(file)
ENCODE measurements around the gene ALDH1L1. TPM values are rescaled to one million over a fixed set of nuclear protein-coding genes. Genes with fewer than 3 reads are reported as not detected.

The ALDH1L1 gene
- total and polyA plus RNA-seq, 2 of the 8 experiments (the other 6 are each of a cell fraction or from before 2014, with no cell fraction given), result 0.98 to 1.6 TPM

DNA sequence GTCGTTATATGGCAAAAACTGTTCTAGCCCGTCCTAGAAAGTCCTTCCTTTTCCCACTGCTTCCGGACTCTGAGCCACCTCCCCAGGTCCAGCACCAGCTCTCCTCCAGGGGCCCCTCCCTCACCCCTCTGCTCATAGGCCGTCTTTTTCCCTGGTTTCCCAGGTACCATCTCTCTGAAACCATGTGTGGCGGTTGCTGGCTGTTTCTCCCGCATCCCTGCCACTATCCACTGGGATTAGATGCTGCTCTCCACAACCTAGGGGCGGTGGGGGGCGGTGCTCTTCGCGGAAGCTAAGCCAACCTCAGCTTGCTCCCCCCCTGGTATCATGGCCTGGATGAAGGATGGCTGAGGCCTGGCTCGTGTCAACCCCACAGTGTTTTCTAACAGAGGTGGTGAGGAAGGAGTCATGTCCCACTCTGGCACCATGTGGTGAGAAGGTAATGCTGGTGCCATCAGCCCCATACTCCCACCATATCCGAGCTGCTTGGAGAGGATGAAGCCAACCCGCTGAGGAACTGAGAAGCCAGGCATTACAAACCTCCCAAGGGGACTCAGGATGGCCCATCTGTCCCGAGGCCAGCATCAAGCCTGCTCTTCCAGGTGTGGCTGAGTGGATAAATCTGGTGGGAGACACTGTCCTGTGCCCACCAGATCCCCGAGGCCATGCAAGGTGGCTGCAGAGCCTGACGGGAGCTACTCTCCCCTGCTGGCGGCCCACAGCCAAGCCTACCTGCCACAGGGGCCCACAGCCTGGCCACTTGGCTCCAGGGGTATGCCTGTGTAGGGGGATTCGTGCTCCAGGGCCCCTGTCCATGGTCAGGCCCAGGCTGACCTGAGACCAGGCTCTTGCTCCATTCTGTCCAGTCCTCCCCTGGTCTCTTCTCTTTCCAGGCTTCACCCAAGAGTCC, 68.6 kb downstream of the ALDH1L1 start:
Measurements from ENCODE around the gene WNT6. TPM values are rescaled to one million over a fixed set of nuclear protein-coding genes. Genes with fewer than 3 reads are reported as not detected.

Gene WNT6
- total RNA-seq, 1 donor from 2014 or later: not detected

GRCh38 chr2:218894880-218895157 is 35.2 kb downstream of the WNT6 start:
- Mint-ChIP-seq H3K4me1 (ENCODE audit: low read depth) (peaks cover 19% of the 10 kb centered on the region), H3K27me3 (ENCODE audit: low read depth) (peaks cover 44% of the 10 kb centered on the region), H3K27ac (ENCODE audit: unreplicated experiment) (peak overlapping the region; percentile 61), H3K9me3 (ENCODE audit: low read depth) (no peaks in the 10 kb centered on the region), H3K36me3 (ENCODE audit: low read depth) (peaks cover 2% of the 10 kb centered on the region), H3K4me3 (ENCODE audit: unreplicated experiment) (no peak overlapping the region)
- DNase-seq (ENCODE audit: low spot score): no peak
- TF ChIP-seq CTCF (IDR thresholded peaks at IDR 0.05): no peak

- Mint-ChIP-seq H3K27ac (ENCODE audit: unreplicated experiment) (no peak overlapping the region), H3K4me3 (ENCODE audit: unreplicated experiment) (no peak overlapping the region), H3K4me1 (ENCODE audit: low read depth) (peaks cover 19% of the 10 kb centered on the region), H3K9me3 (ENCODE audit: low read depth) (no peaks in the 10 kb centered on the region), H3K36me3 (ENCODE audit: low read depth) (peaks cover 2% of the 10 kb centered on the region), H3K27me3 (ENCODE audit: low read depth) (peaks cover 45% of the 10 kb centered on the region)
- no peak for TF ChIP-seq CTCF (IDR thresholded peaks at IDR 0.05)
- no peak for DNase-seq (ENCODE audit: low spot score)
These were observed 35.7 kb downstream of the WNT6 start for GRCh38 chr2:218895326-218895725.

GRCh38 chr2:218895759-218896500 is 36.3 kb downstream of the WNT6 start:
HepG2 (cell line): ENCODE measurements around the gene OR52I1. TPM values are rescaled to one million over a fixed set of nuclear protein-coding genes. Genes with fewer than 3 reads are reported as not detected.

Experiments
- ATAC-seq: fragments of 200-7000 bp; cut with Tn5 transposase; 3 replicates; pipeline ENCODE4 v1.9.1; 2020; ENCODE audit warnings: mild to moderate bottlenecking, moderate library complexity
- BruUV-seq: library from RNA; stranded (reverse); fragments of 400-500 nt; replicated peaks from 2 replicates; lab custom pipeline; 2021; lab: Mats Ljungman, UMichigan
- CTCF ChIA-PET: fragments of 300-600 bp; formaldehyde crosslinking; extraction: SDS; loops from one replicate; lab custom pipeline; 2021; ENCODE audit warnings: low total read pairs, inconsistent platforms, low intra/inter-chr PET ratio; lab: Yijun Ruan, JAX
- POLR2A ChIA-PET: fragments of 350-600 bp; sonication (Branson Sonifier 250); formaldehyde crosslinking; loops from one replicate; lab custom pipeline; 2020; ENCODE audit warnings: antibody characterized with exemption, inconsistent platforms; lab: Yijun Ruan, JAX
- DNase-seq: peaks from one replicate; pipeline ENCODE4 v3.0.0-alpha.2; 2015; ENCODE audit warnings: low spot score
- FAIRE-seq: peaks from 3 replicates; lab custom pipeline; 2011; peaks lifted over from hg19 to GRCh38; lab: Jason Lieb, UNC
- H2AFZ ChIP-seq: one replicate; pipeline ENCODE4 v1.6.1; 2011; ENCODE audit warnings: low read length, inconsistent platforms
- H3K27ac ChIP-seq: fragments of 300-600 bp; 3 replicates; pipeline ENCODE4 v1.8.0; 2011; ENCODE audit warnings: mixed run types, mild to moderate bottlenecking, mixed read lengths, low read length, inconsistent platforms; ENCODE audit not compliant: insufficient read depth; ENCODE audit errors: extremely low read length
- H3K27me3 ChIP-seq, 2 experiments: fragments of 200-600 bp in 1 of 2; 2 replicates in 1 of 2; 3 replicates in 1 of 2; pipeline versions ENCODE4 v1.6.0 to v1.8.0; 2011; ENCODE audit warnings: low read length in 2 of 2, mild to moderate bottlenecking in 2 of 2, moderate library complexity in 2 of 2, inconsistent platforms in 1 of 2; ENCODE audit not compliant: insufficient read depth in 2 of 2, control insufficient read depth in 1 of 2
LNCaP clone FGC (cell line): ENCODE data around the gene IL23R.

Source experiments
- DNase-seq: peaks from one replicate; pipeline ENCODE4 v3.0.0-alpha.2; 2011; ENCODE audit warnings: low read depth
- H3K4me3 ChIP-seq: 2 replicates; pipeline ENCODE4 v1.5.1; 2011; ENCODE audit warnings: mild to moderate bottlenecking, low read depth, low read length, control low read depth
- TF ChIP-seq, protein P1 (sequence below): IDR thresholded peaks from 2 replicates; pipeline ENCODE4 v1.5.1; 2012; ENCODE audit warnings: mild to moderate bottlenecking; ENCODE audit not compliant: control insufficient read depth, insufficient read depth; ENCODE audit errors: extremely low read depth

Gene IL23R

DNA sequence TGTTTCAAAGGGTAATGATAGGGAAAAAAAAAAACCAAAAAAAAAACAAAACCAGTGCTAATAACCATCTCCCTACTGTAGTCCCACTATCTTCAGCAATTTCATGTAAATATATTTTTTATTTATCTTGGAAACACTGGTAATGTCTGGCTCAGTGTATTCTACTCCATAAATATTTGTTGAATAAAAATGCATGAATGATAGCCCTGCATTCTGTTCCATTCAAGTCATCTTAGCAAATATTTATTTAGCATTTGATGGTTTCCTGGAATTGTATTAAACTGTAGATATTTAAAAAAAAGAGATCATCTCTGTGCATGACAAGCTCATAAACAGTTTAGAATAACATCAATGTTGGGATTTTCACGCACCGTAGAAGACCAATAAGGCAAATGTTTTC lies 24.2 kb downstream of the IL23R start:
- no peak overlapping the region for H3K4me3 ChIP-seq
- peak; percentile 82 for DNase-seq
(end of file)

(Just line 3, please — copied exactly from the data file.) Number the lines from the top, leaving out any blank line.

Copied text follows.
- total and polyA plus RNA-seq, 2 of the 8 experiments (the other 6 are each of a cell fraction or from before 2014, with no cell fraction given), result 0.98 to 1.6 TPM